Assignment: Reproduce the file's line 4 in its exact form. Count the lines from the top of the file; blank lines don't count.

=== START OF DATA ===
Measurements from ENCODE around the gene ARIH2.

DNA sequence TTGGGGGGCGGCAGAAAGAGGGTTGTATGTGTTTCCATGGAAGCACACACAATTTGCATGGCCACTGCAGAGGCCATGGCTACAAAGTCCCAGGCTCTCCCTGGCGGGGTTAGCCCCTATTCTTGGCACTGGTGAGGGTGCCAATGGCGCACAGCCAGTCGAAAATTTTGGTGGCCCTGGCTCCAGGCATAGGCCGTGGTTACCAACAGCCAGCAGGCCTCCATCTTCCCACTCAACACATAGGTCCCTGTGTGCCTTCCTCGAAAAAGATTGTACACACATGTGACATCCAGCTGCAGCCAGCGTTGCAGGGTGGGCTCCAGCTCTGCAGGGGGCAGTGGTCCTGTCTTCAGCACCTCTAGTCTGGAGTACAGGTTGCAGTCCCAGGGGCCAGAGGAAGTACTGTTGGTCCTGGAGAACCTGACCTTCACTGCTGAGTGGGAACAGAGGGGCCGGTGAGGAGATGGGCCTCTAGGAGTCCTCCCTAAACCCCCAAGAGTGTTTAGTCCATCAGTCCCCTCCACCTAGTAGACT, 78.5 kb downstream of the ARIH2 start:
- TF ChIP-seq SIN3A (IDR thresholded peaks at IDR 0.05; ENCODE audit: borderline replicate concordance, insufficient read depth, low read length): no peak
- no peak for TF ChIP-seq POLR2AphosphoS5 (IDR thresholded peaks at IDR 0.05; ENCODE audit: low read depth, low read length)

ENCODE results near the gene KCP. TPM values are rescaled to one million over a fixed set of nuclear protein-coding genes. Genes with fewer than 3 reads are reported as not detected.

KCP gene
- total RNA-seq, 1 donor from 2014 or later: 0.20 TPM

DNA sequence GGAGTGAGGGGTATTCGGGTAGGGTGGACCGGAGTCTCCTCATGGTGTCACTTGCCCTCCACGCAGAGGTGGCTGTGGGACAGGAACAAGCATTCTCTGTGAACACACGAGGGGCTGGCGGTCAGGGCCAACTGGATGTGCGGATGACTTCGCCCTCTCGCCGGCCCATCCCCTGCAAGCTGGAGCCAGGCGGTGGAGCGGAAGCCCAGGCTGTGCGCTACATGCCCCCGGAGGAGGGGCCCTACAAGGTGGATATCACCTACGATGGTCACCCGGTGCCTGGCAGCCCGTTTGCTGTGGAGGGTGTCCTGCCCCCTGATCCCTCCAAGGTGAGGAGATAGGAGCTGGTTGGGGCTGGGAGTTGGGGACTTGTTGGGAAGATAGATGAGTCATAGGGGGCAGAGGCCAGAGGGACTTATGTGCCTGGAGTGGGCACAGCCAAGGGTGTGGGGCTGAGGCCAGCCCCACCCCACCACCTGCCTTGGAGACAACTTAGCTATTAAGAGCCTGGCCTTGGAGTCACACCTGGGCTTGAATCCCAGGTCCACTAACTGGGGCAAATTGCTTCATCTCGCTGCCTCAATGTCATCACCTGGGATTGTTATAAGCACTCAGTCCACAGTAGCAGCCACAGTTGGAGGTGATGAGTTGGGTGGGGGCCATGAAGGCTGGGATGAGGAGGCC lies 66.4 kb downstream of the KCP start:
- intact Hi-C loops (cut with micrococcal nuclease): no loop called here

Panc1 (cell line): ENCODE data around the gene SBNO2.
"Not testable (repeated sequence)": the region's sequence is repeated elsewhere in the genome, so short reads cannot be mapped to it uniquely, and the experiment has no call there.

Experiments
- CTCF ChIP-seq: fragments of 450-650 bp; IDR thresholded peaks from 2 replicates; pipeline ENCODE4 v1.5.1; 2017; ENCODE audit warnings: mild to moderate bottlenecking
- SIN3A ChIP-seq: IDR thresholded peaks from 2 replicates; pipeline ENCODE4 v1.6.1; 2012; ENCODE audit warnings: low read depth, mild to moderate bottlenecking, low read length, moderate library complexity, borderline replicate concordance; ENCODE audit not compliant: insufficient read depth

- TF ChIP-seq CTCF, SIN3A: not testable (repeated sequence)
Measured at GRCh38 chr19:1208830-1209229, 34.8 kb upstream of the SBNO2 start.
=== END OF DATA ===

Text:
- no peak for TF ChIP-seq POLR2AphosphoS5 (IDR thresholded peaks at IDR 0.05; ENCODE audit: low read depth, low read length)